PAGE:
The number of Cornwall Councillors is to be slashed by more than a third after the Local Government Boundary Commission published the results of its electoral review.

The commission has recommended that the council be reduced to 87 members from 123, to come into effect at the local elections in 2021, and will be drawing up a new pattern of electoral divisions to match.

The commission has said it aims to deliver electoral equality for voters so that each councillor represents roughly the same number of voters, while also ensuring that the divisions reflect the composition of differing communities, and will now put the matter to public consultation.

Professor Colin Mellors, chair of the commission, said: “The first part this review is for the commission to come to a view on the total number of councillors that should be elected to the council in the future. Our judgment is that 87 councillors is the right number to provide effective local government for Cornwall.

“We looked at how the council is changing, the challenges it faces and its ambitions for the future. We see a clear model for Cornwall to be a council with fewer councillors focussing on key strategic issues with parish and town councils taking more responsibility for local issues.

“We also think that 87 councillors make for a good basis to draw up new division boundaries that respect community ties and make sense to local people.”

“We are now asking local people and organisations to help us draw up new divisions for Cornwall. As we develop the recommendations, we will take into account local community identities as well as ensuring electoral equality for voters.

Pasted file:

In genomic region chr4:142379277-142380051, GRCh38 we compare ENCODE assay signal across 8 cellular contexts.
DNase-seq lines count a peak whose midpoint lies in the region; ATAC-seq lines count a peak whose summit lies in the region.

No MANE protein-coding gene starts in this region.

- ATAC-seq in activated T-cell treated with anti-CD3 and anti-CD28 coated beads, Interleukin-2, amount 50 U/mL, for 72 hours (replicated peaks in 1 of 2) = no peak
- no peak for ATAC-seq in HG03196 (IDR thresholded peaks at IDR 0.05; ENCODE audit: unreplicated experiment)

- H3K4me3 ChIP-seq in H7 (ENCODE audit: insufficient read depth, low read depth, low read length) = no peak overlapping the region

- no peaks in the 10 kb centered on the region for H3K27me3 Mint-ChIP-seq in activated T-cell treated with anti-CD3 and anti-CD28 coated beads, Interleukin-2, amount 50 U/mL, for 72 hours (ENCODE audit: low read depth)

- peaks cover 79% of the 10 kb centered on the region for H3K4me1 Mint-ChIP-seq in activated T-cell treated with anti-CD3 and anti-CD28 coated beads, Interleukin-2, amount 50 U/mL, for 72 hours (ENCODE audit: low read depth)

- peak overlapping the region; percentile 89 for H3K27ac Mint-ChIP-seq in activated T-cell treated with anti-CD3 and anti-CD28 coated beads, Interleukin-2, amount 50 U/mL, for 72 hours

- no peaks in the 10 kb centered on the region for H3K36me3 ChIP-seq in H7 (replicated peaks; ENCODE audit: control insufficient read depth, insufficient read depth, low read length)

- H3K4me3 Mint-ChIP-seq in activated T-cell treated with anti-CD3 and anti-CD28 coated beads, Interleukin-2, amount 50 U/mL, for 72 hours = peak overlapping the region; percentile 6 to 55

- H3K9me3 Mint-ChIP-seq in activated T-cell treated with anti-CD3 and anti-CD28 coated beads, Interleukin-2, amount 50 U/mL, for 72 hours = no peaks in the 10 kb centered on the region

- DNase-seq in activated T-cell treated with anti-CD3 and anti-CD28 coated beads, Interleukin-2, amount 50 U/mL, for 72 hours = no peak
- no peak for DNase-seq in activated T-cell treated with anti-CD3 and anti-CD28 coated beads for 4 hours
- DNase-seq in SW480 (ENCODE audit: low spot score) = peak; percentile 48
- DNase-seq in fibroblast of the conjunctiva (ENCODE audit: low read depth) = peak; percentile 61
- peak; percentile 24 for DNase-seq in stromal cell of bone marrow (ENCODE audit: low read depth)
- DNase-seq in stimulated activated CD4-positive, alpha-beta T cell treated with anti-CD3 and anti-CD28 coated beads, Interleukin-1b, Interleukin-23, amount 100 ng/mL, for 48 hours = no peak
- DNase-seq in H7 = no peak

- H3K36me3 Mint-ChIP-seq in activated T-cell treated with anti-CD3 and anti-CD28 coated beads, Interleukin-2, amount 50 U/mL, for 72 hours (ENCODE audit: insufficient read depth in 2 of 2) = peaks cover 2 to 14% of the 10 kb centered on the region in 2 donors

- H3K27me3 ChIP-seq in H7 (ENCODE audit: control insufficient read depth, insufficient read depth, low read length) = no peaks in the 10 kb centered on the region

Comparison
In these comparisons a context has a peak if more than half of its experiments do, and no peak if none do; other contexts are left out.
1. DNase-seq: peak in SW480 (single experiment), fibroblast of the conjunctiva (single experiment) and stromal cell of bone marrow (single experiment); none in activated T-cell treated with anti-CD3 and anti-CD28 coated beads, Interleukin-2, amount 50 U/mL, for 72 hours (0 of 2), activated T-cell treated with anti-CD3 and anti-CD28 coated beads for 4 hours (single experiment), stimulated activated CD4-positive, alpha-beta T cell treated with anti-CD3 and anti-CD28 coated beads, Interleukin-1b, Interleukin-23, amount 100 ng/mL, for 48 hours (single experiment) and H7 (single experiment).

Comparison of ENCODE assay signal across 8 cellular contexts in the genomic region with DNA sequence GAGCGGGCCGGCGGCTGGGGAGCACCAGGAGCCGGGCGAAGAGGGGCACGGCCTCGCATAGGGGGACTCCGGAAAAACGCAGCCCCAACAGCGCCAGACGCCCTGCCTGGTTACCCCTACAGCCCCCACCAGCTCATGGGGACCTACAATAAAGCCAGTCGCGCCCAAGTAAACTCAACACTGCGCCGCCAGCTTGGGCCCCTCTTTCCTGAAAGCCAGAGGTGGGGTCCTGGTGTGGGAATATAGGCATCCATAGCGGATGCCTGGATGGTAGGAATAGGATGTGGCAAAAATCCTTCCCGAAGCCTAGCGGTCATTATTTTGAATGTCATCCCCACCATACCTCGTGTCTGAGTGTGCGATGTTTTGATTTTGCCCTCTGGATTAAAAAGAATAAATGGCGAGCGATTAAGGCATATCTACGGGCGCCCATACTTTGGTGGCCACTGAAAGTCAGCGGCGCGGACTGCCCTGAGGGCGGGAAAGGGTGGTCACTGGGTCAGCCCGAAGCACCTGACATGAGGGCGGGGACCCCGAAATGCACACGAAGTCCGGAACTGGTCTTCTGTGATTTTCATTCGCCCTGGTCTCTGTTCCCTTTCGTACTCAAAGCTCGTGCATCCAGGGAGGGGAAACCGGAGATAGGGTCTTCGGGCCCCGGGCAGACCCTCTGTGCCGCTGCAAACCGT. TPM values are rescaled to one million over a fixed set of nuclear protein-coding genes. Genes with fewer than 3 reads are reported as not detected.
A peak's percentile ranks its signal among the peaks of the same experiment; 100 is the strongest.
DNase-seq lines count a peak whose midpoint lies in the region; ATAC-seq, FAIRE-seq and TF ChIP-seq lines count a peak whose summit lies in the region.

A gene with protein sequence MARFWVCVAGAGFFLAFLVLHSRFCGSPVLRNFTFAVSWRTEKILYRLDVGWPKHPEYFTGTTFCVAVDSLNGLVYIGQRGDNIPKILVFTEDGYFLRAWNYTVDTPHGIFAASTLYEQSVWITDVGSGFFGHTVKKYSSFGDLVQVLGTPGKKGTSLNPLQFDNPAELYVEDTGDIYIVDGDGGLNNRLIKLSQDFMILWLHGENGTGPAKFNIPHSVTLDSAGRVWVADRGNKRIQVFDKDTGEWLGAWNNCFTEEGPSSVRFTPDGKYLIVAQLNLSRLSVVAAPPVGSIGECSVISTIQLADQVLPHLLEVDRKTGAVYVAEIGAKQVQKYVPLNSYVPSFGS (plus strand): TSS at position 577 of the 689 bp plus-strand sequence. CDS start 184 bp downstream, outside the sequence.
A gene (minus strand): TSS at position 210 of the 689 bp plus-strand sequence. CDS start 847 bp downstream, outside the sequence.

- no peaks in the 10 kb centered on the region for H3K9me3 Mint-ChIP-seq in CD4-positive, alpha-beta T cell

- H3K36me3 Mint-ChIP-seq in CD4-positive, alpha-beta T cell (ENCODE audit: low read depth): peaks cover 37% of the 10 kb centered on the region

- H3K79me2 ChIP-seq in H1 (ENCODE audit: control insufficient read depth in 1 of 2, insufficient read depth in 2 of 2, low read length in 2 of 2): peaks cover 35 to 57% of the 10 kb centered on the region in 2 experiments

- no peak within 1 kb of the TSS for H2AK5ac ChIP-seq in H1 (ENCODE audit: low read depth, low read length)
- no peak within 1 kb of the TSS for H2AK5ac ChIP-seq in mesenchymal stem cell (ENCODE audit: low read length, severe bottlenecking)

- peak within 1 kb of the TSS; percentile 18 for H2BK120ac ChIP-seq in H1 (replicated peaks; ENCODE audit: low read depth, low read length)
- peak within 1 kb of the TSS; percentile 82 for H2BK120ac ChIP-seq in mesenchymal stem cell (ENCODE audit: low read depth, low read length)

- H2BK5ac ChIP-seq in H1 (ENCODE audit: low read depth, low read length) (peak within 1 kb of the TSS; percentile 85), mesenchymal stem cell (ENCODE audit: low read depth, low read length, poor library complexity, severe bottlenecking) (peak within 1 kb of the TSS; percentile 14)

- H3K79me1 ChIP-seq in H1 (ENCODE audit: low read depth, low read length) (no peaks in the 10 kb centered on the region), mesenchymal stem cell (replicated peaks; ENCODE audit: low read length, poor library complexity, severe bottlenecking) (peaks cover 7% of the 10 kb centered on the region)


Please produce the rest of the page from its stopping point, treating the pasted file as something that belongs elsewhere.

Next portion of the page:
Mebyon Kernow, the Party for Cornwall, has criticised the decision, which they see as disproportionately damaging Cornish local democracy.

Party Leader Dick Cole, who described himself as “extremely disturbed” by the news, said: “Prior to 2009, Cornwall had 331 councillors on the County Council and the six district councils. The centralisation of local government was then imposed on Cornwall and the number of councillors slashed to 123. And now the LGBCE has imposed another large cut in elected members, which will further increase the democratic deficit from which Cornwall already suffers.

“This is so wrong and I cannot understand why the LGBCE is so determined to launch an assault on democracy in Cornwall.”

Mr Cole added: "Durham County Council was founded with 126 councillors and a subsequent review allowed the council to continue with the same number of members. So how is it appropriate that Cornwall will have to suffer a 30 per cent reduction in the number of its elected members?

“Wales has more than 1,200 councillors on its 22 unitary authorities, while Devon has just under 500 principal authority councillors and Somerset has over 400."

Councillor Malcolm Brown, the chairman of Cornwall Council’s electoral review panel, said: “Many people in Cornwall, and a minority of Cornwall Councillors, have always wanted the number of councillors to be reduced significantly from the present size of 123.

“However, the majority of Cornwall Councillors, both before and after this year's elections, strongly favoured a council size of 99 or more. The vast majority of parish and town councils also want Cornwall Council to have 99 councillors or more. It’s disappointing the Boundary Commission has ignored their views.”

Residents have until February 19, 2018, to submit their views at and will have a further chance to comment after the commission publishes its draft recommendations later in 2018.